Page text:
Because improvisation is not my strongest skill, I prepared ahead of time by creating a list of grizzly deaths for the enemies being chased by the party. The players got a sense quickly of what a success meant for the challenge, and they were eager to hear how the next bad guy was going to die. One of my players asked, “Did you just watch Final Destination or something?” I admit the descriptions were elaborate and perhaps over-the-top, but I think it satisfied the goal of conveying how brutal and unforgiving Gloomwrought can be to those caught unaware. The list of grizzly deaths I created is below.

  • A shadar-kai thug running from you jumps to an adjacent building but stumbles on a slippery railing. He tumbles over the edge and you hear a sickening crunch of bones being broken and skin bursting wide open. As you run past, you see the broken body is impaled upon a gruesome gargoyle below.
  • One of the shadar-kai teleports across a long alley. Jumping such a distance is out of the question. You can see the shadar-kai smirk and start to run off again. But the thug is engulfed by a passing wraith. She and the wraith emit high-pitched screams that dance in the night air as return to your pursuit.
  • You pace the shadar-kai closest to you, measuring his every move. Unsheathing your throwing axe, you place a well-aimed shot at the target. Your throwing axe whistles through the air and connects to the back of the shadar-kai’s head. You continue chasing the rest of the thugs and – in one swift motion – rip the axe from the dead thug’s skull without losing a step.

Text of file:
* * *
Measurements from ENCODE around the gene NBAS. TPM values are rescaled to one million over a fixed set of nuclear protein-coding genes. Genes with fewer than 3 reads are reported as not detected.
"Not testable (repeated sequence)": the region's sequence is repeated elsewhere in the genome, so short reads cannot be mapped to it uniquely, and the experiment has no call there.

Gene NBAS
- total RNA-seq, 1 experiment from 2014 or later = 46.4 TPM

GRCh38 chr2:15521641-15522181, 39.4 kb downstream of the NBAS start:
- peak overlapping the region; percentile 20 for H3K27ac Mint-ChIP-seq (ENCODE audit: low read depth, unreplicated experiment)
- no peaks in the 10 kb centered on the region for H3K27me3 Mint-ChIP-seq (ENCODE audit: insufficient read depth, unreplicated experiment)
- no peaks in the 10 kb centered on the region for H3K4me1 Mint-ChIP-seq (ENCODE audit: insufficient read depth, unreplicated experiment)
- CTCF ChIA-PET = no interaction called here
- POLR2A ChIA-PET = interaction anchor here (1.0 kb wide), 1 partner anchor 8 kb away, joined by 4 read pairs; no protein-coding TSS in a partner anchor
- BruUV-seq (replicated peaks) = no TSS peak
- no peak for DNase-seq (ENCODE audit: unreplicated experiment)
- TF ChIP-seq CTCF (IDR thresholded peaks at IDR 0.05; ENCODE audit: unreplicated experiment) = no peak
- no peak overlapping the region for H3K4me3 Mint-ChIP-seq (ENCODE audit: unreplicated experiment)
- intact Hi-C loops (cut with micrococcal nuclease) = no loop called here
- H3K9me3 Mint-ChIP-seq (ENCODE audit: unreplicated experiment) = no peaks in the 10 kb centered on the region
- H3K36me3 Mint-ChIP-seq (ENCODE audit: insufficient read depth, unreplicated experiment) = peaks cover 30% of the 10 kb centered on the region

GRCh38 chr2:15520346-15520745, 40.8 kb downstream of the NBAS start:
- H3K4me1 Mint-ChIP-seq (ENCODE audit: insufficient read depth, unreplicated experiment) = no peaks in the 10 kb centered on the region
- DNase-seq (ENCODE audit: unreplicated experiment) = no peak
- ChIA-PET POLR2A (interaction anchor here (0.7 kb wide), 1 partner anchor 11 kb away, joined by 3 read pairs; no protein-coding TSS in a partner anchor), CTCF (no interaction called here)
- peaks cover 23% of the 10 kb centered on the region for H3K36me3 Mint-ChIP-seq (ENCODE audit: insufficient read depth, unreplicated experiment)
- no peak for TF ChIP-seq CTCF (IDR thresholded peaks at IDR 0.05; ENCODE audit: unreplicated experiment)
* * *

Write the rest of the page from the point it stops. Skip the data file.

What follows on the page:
This is not going to end well.
  • A member of the Ghost Talon turns around to fire a shot in your direction. However, the floorboards beneath him give way and he falls below several stories to his death. You leap over the hole he has made in the roof.
  • The shadar-kai closest to you darts to his left and jumps an alley to reach another rooftop and dash to follow. But his leap is too short! As he clings to the rooftop, your boots land on his skull, giving you just enough leverage to tumble onto the rooftop. Behind, you hear him crash below to his death.
  • The thug in front is preoccupied with your chase. He continues to glance over his shoulder as he runs from rooftop to rooftop. As you gain ground, you see a panic in his eye as he continues to look in your direction. Since his head is turned, he does not see the dilapidated pipe jutting from a nearby overhang. The rusted edge of the pipe sheers his head from his body, which rolls past you as you continue to pursue your prey.
  • An amazingly nimble member of Ghost Talon flies with speed in front of you. Her movements are slick and nimble. It appears she will never be caught. The shadar-kai makes an impressive leap to an adjacent structure that has obviously been abandoned for many years. The entire building crumbles into dust as it swallows her whole. She will never be heard from again.